Finding a Contact in the Outlook Contacts Module
The whole reason for entering names in a Contact list in Outlook is so you can find those names again. Otherwise, what's the point of all that rigmarole? Finding names in the Outlook Contacts module is child's play. You can find a name most easily by looking in the Address Cards view under the last name.
To find a contact by last name, follow these steps:
1. Click the Contacts button in the Navigation Pane.
Your list of contacts appears.
2. Choose the Address Cards view from the list in the Navigation Pane.
The Address Cards view appears.
The Address Cards view has a set of lettered tabs along the right edge. You can click a tab to go to that lettered section, but you can use an easier way: Simply type the first letter of the name that you're looking for. For example, if you're looking for Magnolia Thunderblossom (and you've had Outlook make her File As name "Thunderblossom, Magnolia"), then type the letter T. You see all the names that start with T.
Of course, you may need to base a search for a contact name on something like the company the contact works for. Or you may want to find all the people on your list who live in a certain state. Or people who put you in a certain state of mind (now, that's a useful tidbit to include in their Contact records). In such a case, the Find Items tool is your portal to your contact.
To use the Find Items tool to search for a contact, follow these steps:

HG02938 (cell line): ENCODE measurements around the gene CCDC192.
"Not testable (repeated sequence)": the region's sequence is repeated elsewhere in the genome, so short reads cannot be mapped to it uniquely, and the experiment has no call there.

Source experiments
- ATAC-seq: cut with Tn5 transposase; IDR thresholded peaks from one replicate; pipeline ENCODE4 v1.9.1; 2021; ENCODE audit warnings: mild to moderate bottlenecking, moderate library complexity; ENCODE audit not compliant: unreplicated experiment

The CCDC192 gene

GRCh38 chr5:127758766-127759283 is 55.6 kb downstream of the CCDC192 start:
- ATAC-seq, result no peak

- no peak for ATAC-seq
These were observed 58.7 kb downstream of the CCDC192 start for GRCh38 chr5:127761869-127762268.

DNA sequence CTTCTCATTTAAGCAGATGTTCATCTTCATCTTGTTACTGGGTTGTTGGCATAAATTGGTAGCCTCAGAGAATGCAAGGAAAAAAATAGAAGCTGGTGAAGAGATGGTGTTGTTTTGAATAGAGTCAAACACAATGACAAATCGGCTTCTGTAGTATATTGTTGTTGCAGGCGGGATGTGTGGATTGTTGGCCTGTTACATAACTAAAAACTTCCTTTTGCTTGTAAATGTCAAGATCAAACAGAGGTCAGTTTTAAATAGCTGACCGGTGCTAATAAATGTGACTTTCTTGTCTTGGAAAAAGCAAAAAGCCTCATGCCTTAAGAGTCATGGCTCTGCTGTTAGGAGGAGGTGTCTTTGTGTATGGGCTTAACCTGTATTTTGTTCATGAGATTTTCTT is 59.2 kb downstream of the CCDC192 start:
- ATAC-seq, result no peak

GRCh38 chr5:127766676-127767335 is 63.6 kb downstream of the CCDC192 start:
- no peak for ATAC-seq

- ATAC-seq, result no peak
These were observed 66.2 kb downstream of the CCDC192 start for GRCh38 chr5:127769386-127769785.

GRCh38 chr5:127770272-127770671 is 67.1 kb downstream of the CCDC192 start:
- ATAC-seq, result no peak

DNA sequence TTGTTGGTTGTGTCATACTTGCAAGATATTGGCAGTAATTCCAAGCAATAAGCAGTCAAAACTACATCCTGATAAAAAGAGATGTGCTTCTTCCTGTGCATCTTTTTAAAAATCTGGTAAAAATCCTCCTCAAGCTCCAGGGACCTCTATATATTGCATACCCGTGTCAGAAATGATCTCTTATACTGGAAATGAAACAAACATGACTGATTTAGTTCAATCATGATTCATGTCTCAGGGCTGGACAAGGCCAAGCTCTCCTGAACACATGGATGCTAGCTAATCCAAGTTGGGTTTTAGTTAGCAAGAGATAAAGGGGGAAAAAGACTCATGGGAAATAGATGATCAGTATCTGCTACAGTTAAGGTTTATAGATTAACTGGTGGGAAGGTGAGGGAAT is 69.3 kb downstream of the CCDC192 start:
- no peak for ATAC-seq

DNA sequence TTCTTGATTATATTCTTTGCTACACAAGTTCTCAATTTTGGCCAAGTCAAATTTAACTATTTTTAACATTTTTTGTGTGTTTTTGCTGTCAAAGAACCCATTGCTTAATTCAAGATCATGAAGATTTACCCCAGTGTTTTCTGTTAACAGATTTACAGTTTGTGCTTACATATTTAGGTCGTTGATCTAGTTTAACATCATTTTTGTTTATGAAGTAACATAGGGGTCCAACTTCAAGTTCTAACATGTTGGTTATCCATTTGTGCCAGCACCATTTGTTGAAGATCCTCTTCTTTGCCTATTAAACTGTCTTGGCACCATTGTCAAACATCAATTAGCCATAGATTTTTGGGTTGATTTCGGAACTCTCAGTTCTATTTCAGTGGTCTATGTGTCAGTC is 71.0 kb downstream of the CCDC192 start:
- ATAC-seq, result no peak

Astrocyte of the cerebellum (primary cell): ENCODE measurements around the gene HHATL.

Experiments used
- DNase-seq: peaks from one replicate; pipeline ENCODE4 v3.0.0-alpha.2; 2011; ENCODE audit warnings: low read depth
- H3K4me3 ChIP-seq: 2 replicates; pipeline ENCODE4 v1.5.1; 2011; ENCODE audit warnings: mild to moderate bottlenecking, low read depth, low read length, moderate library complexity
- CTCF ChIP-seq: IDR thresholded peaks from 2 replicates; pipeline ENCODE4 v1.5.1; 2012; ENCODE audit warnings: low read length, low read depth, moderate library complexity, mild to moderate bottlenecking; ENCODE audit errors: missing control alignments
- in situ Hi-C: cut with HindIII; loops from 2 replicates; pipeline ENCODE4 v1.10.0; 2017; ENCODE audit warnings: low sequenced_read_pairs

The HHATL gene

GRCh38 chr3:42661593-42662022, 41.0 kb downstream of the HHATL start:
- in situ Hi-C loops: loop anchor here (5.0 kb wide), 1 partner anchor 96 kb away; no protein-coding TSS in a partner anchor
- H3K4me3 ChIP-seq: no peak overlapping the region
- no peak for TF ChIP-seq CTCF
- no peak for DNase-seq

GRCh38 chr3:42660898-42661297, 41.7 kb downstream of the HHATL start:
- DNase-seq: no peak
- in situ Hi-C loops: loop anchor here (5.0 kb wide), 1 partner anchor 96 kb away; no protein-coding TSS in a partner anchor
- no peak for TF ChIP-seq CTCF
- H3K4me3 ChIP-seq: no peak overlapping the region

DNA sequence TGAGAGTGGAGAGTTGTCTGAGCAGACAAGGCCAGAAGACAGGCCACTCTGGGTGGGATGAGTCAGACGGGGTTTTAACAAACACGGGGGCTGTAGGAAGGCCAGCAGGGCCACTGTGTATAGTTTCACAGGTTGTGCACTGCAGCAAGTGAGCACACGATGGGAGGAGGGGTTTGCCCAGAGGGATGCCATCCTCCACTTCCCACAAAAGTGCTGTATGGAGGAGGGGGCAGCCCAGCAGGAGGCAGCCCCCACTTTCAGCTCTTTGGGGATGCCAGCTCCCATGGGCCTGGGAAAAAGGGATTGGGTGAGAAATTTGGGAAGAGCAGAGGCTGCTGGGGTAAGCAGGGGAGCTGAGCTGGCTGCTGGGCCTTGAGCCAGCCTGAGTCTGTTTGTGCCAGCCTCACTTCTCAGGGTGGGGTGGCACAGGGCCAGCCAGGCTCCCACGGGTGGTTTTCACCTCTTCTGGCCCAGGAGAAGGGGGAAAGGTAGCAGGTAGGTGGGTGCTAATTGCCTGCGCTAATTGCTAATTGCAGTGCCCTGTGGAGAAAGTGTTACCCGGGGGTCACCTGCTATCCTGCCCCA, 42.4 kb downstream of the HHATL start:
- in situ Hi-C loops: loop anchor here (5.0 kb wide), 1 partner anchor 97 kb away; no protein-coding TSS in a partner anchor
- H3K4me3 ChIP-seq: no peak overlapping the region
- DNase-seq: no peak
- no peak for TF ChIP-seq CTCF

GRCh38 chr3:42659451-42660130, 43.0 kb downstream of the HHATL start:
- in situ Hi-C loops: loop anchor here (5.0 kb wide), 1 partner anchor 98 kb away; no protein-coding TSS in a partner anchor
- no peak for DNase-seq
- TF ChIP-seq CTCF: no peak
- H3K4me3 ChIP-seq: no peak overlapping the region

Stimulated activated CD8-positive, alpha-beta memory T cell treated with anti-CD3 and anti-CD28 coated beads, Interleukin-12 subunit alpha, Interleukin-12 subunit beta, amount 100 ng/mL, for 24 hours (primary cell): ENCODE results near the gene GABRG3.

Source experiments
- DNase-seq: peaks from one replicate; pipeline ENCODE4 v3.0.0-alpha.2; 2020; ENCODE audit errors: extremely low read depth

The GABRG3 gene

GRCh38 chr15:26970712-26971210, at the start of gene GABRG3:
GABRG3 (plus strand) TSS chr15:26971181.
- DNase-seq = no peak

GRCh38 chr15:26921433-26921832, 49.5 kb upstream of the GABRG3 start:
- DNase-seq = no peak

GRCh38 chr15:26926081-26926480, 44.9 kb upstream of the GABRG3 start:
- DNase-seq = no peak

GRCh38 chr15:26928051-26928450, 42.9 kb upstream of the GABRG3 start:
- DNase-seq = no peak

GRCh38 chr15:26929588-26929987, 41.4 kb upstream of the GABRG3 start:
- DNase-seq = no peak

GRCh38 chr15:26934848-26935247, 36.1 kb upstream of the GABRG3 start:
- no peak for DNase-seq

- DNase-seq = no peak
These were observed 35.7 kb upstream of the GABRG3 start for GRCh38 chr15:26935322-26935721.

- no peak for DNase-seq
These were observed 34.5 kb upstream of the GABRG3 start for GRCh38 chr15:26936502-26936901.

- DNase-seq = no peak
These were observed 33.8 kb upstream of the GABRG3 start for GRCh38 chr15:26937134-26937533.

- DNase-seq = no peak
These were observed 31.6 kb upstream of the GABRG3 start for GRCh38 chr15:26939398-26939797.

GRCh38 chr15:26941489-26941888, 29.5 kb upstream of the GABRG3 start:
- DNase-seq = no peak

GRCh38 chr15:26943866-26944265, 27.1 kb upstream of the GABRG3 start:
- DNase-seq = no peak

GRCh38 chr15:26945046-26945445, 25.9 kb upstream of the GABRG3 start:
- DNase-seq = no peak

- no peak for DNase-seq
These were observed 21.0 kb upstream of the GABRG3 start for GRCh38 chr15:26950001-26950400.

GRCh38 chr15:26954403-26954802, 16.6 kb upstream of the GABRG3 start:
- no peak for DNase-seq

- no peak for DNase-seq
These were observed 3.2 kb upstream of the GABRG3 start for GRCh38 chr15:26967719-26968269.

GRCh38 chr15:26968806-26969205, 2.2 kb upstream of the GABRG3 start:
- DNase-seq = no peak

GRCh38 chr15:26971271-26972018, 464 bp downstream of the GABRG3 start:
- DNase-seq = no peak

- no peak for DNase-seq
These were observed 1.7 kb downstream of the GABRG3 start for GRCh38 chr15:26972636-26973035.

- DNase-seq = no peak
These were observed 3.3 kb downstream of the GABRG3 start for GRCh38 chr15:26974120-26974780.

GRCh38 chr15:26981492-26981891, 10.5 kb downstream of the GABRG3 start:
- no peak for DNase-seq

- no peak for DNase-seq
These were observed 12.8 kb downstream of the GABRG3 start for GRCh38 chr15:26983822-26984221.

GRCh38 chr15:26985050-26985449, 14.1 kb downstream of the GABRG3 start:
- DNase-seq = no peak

1. Click the Find button on the Toolbar (or press Alt+I).
The Find window appears.
2. Type the text that you want to find.
If you're looking for your friend George Washington's phone number, type "Washington."
3. Press Enter.
If your search is successful, a list of contacts that match the text you entered appears below the Find window.
4. Double-click the name of the contact in the list at the bottom of the screen to see the Contact record.
If you get no contacts that match your search, check to see whether you correctly spelled the search text that you enter in Step 2.
It's hard to be as stupidly literal as computers — close doesn't count with them. If you see Grge Wshngtn, you know to look for George Washington. Not a computer; George would have to have his vowels removed before a computer would see those two names the same way.
On the other hand, if you have only a scrap of the name that you're looking for, Outlook can find that scrap, wherever it is. A search for Geo would turn up George Washington, as well as any other Georges in your Contact list, including Phyllis George and George of the Jungle (provided they're all such close, personal friends of yours that you have them in your Contact list).